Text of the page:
Bonum Certa Men Certa

OpenDocument Format Already a Winner in Brazil, Philippines Named for OOXML Irregularities

One that learns and another which has a lot of learning left to do

There has been many success stories for GNU/Linux in Brazil recently. To name just some very new examples:



You will probably be pleased to hear the news from a delegate who attended (and later spilled the beans on) the secretive BRM in Geneva.

ODF is now a Brazilian Standard: NBR ISO/IEC 26300 !!!



On the afternoon of last Tuesday (08/04), the final translated version of the ISO/IEC 26300 was approved by members of the ABNT’s committee responsible for that activity.

According to the Brazilian laws, a National Standard needs to be written on our native language (Brazilian Portuguese) and this is why we need to translate and approve the translated text of any International Standard that is adopted as a Brazilian Standard (called here NBR). ABNT is the Brazilian National Body (NB) and handles all standardization efforts in Brazil.


Needless to say, this is nothing to sneeze at. Remember that Brazil is one of the world's largest populations. The larger ones said "No" to OOXML as well.

Meanwhile, the integrity of the process in the Philippines is being questioned again. It's far from the first time and we have given more examples from the Philippines in many past writings, including:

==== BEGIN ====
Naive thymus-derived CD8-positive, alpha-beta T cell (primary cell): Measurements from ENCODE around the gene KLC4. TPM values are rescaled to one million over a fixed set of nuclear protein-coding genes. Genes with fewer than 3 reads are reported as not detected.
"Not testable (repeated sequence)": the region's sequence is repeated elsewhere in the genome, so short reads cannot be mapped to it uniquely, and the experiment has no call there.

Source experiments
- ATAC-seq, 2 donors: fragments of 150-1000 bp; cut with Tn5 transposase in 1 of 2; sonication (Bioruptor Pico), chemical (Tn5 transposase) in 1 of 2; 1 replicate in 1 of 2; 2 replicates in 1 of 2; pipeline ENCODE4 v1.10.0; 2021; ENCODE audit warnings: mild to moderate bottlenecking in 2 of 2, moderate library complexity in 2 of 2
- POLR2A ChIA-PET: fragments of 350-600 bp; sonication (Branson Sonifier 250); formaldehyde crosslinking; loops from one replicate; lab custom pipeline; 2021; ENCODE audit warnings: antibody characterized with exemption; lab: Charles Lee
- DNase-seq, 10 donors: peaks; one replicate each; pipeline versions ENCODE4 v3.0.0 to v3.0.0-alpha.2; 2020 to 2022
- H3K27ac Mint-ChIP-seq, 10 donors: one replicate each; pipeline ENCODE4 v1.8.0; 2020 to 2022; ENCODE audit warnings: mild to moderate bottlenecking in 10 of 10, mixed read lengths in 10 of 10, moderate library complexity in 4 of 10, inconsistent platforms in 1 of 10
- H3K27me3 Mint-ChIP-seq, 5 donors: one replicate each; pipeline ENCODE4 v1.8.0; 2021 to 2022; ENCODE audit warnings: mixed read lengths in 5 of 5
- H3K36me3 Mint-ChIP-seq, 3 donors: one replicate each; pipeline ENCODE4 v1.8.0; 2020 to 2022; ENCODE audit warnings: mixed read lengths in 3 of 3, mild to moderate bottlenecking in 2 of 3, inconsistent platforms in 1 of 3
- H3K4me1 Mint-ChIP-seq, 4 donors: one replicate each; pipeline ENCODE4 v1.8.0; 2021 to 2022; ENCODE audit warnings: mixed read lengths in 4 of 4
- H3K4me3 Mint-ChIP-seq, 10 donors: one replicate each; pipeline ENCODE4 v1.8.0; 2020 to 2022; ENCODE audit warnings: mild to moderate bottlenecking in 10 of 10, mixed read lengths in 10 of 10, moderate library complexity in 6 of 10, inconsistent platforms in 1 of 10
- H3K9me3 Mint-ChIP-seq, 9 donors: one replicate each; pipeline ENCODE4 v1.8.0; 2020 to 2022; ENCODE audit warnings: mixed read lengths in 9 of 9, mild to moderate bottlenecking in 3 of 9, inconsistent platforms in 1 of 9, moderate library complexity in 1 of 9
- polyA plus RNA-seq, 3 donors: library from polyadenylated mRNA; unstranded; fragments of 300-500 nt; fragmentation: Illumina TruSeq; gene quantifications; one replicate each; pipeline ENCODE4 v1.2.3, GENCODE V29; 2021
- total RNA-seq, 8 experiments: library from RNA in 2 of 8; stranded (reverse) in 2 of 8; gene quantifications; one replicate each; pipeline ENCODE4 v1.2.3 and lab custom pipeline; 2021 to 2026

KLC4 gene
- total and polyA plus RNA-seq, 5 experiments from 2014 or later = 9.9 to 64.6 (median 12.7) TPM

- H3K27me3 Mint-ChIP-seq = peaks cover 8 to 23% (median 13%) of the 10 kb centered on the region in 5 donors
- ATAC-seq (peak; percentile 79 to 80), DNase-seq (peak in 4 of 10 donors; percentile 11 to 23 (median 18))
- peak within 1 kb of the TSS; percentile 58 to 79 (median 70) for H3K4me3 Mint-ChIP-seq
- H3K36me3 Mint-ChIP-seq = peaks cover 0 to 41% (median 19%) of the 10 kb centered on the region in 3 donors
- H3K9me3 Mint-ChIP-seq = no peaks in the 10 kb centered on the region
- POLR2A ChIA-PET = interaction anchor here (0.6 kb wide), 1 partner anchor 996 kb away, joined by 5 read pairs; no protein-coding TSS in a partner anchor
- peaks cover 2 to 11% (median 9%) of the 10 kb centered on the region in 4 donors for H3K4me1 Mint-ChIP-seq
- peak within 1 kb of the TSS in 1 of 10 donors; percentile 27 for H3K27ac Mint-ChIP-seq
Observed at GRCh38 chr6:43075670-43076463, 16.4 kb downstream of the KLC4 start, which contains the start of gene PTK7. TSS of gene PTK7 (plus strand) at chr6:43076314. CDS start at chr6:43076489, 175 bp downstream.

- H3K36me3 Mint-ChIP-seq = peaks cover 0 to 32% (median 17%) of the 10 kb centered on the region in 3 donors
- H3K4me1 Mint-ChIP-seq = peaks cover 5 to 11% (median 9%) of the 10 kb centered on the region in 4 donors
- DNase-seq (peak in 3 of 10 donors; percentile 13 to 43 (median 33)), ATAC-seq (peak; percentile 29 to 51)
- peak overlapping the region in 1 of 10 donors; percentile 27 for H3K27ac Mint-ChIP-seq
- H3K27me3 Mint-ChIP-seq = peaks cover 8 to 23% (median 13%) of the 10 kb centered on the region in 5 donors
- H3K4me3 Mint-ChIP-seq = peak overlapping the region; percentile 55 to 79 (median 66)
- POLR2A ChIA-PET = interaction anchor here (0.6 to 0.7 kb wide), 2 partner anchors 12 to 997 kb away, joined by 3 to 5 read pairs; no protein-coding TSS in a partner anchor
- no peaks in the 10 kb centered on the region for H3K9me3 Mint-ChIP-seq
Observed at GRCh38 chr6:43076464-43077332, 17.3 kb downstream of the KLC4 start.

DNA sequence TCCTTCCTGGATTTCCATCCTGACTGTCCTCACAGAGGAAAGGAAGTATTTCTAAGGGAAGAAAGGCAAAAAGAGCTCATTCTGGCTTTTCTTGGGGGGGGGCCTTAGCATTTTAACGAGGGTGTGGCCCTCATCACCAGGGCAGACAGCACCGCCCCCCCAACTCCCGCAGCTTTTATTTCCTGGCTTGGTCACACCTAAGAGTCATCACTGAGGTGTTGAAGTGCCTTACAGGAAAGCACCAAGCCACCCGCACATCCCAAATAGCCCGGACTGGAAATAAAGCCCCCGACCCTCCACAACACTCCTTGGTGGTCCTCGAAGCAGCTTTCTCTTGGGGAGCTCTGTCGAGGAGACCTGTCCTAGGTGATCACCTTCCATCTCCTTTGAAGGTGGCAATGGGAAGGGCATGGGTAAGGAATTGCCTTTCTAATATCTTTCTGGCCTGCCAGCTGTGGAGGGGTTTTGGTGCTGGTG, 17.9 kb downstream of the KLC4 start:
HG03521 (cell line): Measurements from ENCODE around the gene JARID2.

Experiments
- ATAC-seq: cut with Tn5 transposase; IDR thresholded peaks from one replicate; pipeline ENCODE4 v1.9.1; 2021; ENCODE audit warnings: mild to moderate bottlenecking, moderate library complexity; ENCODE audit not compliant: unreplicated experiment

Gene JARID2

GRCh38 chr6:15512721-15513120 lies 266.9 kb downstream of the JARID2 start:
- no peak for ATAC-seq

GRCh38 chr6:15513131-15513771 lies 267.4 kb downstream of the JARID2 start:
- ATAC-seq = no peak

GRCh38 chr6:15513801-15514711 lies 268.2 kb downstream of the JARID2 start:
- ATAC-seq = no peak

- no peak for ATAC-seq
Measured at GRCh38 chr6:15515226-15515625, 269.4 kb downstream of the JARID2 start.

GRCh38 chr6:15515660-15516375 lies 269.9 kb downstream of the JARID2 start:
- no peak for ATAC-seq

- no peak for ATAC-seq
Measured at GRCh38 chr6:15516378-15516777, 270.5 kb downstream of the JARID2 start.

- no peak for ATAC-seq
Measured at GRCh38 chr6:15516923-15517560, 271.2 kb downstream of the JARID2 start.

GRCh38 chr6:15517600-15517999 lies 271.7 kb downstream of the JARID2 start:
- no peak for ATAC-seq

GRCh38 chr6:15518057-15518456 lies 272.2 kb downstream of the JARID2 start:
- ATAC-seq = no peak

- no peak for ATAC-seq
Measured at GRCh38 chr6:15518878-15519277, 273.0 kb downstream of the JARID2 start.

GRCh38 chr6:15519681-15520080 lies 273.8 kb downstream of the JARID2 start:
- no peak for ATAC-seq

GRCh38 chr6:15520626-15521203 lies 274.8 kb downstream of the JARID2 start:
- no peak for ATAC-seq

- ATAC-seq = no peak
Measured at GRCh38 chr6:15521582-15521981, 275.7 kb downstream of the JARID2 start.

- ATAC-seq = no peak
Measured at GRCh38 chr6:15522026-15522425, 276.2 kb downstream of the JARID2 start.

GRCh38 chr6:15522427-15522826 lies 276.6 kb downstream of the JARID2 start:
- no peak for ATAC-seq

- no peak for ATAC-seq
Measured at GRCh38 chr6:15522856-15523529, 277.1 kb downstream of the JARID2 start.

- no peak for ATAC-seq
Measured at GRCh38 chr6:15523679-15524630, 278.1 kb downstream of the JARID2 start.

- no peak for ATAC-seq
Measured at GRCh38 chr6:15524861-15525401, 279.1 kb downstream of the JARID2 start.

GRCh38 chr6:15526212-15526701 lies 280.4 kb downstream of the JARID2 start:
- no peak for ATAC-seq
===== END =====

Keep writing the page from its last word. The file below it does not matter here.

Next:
It's not over yet. Add the following news report to the heaps of evidence of irregularities in the Philippines (emphasis is ours).

BPS director Jesus Motoomull said in a telephone interview that the agency created a technical committee led by the Commission on Information and Communications Technology (CICT) to address seven technical comments that had initially led to a "no" vote with comments by the Philippines.

The country, through the BPS, eventually voted "yes" based on a consensus gathered from the members of the technical committee led by the CICT, he said.

"It was not just a BPS vote," Motoomull said, as he reiterated that the BPS has always voted based on consensus from local stakeholders. He denied that Microsoft had any influence on the agency's vote.

[...]

University of the Philippines Department of Computer Science professor Prospero Naval, however, was not satisfied with the way the country changed its vote.

"There were a lot of things that were not addressed," said Naval who was a member of a technical committee led by CICT. He was among those who voted against the Open XML format.

Naval stressed that while he is not against Microsoft, he wants the BPS to explain how they changed their vote.

"I will accept a 'yes' vote but they should show me the proof. BPS did not explain that," he said.

"If the seven comments were addressed, why don't they publish it? They should be open to the public," he said.


The latter bit which is quoted above makes it sound a great deal like irregularities at the BSI, which is, according to our count, under at least 4 attacks/investigations at the moment (EU investigation, British computer professionals, formal complaint from the OSC, John Pugh, MP). This is not good for the BSI and in case someone in the Philippines takes the initiative, there might be plenty to find there too.

Who are Microsoft and its partners kidding? With an embargo and a migration plan to GNU/Linux on the table of the European Parliament, the worst Microsoft can do at the moment is persist with bad behaviour. You don't make business by making enemies.

Related: How the Philippines Changed Its OOXML Vote from No to Yes

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